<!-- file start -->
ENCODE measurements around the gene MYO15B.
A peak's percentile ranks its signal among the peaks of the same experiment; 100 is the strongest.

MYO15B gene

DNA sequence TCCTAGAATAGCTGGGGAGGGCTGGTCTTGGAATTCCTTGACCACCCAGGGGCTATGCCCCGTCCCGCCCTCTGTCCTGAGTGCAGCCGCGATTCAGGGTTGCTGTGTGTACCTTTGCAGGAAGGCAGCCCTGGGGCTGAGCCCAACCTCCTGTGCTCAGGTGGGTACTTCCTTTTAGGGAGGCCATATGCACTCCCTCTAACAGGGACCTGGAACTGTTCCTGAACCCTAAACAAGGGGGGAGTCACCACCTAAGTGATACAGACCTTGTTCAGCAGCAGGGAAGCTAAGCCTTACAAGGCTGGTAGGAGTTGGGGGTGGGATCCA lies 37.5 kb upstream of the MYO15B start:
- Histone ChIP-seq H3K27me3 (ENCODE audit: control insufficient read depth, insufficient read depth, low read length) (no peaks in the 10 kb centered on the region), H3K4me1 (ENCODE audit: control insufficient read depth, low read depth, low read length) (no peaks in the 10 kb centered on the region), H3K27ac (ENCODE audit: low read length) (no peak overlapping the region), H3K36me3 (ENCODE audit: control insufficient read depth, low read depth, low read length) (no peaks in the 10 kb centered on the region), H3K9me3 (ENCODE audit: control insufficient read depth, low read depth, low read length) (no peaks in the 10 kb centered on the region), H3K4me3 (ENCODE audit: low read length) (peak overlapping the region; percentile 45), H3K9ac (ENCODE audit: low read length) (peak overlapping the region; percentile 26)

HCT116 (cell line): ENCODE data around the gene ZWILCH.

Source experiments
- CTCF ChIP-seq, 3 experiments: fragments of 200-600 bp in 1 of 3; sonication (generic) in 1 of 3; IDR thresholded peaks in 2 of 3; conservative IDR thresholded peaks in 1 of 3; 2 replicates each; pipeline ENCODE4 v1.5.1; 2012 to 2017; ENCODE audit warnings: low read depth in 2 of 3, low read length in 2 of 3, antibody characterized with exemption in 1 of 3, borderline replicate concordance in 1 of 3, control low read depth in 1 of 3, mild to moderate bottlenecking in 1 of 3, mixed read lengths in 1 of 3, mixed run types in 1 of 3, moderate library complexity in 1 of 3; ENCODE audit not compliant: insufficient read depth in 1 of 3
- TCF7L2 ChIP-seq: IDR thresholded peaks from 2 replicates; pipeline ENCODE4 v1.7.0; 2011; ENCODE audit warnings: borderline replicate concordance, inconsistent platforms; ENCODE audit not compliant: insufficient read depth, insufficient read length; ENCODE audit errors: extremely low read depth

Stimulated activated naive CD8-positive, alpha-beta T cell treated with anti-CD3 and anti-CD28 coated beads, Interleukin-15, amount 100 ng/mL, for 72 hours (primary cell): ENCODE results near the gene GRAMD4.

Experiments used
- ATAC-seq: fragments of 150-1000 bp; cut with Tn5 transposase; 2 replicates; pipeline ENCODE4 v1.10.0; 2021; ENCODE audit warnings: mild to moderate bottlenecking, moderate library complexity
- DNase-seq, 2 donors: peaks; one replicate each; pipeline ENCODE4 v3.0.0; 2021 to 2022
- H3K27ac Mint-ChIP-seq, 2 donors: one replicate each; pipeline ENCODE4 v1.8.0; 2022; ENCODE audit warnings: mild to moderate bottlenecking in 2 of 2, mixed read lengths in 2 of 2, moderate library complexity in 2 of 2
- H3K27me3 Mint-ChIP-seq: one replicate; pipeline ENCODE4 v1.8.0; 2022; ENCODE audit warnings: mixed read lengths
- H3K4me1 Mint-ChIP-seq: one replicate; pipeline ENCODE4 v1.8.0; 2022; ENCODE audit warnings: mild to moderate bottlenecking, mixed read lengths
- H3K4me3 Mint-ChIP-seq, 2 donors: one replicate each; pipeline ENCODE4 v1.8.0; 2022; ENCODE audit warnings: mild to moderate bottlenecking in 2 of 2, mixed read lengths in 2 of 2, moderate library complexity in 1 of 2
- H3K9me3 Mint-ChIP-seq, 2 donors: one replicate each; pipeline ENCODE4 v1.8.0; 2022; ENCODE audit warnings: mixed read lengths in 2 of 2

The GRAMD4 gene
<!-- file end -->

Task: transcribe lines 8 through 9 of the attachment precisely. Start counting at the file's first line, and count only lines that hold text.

- CTCF ChIP-seq, 3 experiments: fragments of 200-600 bp in 1 of 3; sonication (generic) in 1 of 3; IDR thresholded peaks in 2 of 3; conservative IDR thresholded peaks in 1 of 3; 2 replicates each; pipeline ENCODE4 v1.5.1; 2012 to 2017; ENCODE audit warnings: low read depth in 2 of 3, low read length in 2 of 3, antibody characterized with exemption in 1 of 3, borderline replicate concordance in 1 of 3, control low read depth in 1 of 3, mild to moderate bottlenecking in 1 of 3, mixed read lengths in 1 of 3, mixed run types in 1 of 3, moderate library complexity in 1 of 3; ENCODE audit not compliant: insufficient read depth in 1 of 3
- TCF7L2 ChIP-seq: IDR thresholded peaks from 2 replicates; pipeline ENCODE4 v1.7.0; 2011; ENCODE audit warnings: borderline replicate concordance, inconsistent platforms; ENCODE audit not compliant: insufficient read depth, insufficient read length; ENCODE audit errors: extremely low read depth